Debunking an active-learning myth

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Science  25 Jan 2019:
Vol. 363, Issue 6425, pp. 361-362
DOI: 10.1126/science.363.6425.361-e

Is there any truth to the notion that college instructors who implement active learning receive lower teaching evaluations? Henderson et al. present data from college physics instructors who attended a new-faculty workshop and attempted to incorporate active learning into their introductory course. Contrary to common belief, 48% of these instructors reported an increase in student evaluations, 32% reported no change, and only 20% reported a decrease in their evaluations. The authors acknowledge the limitations of the study, including the nature of self-reported data as well as changes in student evaluations over time, yet provide the overall recommendation that instructors (and institutions) should not let perceived anxiety over negative student evaluations be a reason to avoid implementing evidence-based teaching practices.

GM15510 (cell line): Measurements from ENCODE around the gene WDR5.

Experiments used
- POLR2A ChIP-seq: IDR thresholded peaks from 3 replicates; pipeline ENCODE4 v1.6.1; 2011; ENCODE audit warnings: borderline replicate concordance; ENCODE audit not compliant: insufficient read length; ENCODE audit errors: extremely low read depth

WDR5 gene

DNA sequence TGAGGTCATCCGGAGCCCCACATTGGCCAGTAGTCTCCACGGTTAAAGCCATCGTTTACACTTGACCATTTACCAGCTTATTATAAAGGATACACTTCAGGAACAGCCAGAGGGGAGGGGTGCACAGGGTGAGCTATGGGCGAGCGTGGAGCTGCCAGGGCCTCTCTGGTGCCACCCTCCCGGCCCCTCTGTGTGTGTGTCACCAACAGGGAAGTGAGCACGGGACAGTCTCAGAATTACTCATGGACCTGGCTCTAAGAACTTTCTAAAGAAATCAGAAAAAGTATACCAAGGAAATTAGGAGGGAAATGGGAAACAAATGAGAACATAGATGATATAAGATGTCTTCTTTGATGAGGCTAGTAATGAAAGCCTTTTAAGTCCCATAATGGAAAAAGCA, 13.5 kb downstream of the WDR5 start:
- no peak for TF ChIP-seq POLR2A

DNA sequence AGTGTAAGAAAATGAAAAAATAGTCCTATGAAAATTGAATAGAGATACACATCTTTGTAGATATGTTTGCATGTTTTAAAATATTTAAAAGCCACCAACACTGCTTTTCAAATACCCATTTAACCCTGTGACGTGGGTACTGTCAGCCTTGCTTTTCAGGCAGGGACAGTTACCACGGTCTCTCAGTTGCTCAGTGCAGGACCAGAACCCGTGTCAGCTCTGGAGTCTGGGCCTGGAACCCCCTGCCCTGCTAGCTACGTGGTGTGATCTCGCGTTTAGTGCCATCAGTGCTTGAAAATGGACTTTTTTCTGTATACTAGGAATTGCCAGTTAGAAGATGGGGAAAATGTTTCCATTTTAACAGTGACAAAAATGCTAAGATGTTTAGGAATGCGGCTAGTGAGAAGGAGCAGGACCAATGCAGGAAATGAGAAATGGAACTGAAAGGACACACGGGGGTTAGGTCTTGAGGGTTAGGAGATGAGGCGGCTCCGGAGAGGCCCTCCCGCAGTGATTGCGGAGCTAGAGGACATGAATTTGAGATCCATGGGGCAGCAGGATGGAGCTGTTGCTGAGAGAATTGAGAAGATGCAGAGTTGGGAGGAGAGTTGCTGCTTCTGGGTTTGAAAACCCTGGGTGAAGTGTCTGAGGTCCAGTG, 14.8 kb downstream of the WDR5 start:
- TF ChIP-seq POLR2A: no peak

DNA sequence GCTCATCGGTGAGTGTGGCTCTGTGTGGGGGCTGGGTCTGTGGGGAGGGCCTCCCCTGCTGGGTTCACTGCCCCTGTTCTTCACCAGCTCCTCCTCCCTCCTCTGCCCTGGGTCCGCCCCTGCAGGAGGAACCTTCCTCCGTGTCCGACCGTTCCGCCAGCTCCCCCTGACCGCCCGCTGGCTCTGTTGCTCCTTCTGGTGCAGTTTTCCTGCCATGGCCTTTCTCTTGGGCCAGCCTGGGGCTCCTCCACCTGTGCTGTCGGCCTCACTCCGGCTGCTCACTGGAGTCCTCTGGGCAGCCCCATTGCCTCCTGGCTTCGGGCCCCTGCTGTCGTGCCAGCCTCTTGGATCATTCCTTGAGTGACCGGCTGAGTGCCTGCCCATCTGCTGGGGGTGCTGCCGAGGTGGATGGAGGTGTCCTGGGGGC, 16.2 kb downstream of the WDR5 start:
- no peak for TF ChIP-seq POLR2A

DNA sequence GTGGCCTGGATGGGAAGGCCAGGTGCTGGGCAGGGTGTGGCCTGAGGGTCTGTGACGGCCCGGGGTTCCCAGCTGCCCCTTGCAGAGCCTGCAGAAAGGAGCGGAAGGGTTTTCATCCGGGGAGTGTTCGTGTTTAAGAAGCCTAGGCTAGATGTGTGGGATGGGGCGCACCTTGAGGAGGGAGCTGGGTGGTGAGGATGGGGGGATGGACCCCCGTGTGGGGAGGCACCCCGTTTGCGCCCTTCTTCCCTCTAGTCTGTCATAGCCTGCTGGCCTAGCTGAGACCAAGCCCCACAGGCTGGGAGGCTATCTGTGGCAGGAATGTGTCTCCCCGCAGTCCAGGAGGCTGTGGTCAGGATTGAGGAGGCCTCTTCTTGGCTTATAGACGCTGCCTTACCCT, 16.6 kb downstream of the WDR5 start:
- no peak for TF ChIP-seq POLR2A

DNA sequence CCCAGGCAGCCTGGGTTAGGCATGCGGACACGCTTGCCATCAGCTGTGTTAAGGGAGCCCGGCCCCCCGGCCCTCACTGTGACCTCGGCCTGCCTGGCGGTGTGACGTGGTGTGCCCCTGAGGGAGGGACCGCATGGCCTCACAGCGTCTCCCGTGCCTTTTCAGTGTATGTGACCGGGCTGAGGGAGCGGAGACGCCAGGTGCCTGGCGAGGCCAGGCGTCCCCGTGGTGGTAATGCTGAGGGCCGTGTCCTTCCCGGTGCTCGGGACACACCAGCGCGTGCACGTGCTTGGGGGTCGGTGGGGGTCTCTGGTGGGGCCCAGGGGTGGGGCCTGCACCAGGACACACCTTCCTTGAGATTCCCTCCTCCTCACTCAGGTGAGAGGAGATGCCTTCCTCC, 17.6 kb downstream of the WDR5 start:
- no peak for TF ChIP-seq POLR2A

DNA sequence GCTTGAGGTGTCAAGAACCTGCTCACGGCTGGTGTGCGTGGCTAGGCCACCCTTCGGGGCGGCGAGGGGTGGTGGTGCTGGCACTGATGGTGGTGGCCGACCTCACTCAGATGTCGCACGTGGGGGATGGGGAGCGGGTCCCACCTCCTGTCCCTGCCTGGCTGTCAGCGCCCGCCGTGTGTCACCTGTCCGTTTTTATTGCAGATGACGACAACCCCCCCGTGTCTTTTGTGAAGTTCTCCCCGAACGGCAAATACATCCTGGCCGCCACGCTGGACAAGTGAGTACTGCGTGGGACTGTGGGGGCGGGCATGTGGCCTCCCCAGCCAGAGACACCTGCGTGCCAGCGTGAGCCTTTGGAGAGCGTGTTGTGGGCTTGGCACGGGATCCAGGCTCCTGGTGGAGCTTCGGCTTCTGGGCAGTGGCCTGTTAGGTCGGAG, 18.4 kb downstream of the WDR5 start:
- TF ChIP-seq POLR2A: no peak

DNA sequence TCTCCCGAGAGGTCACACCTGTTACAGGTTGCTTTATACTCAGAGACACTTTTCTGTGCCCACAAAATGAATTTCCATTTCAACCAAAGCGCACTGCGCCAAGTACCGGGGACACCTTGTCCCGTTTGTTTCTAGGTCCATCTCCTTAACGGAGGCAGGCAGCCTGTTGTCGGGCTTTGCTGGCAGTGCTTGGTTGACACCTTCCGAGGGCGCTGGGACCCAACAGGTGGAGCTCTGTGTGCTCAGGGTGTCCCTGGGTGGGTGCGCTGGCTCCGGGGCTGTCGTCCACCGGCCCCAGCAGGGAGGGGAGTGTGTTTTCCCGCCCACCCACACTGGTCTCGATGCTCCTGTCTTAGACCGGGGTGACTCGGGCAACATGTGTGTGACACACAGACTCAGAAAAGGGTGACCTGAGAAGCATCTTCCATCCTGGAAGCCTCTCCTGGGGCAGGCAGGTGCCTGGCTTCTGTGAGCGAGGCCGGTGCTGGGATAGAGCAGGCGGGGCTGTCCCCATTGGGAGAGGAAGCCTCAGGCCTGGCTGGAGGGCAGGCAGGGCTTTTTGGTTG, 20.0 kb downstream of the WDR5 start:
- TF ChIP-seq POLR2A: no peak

Am. J. Phys. 86, 934 (2018).

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